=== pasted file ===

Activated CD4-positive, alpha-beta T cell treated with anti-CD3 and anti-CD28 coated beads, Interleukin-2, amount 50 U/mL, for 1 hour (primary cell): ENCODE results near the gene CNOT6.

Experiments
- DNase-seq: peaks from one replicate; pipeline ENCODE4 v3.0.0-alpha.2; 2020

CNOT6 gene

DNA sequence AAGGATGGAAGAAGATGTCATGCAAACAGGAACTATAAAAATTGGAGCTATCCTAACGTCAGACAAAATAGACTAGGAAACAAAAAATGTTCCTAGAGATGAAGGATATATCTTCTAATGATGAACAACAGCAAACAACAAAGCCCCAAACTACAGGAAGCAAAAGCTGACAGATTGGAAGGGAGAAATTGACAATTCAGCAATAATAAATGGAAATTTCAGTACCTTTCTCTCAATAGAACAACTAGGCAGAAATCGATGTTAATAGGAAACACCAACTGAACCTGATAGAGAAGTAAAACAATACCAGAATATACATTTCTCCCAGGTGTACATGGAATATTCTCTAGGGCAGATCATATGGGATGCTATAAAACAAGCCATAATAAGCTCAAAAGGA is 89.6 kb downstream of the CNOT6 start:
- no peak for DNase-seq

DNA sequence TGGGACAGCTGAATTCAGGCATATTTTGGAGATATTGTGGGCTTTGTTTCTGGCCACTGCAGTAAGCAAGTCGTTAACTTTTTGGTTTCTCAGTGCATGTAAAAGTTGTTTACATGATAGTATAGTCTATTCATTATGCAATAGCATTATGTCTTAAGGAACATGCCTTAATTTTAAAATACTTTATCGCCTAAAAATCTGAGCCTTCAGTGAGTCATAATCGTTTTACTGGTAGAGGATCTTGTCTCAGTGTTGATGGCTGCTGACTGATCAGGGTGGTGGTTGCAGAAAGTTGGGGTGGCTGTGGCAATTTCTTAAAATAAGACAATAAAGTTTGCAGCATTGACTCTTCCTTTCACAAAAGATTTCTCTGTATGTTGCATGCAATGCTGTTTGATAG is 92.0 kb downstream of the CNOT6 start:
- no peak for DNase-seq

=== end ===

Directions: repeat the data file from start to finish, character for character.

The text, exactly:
Activated CD4-positive, alpha-beta T cell treated with anti-CD3 and anti-CD28 coated beads, Interleukin-2, amount 50 U/mL, for 1 hour (primary cell): ENCODE results near the gene CNOT6.

Experiments
- DNase-seq: peaks from one replicate; pipeline ENCODE4 v3.0.0-alpha.2; 2020

CNOT6 gene

DNA sequence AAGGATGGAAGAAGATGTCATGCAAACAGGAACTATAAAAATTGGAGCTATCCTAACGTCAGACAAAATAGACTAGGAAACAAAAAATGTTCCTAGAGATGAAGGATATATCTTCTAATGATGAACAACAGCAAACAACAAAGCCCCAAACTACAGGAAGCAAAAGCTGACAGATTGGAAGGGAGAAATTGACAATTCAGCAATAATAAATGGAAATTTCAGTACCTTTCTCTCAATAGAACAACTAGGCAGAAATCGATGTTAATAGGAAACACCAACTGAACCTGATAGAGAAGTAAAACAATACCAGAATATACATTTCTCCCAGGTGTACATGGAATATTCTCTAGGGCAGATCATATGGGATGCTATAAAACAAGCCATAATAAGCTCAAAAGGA is 89.6 kb downstream of the CNOT6 start:
- no peak for DNase-seq

DNA sequence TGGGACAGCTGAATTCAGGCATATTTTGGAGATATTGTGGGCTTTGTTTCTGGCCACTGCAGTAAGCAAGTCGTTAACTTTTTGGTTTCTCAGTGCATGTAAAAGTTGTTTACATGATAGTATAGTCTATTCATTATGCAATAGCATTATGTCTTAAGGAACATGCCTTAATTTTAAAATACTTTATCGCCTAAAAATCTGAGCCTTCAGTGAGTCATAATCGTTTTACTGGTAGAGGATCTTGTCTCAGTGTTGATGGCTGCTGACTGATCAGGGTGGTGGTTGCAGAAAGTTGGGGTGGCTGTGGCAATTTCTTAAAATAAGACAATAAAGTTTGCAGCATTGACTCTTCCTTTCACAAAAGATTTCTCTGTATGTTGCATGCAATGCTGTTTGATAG is 92.0 kb downstream of the CNOT6 start:
- no peak for DNase-seq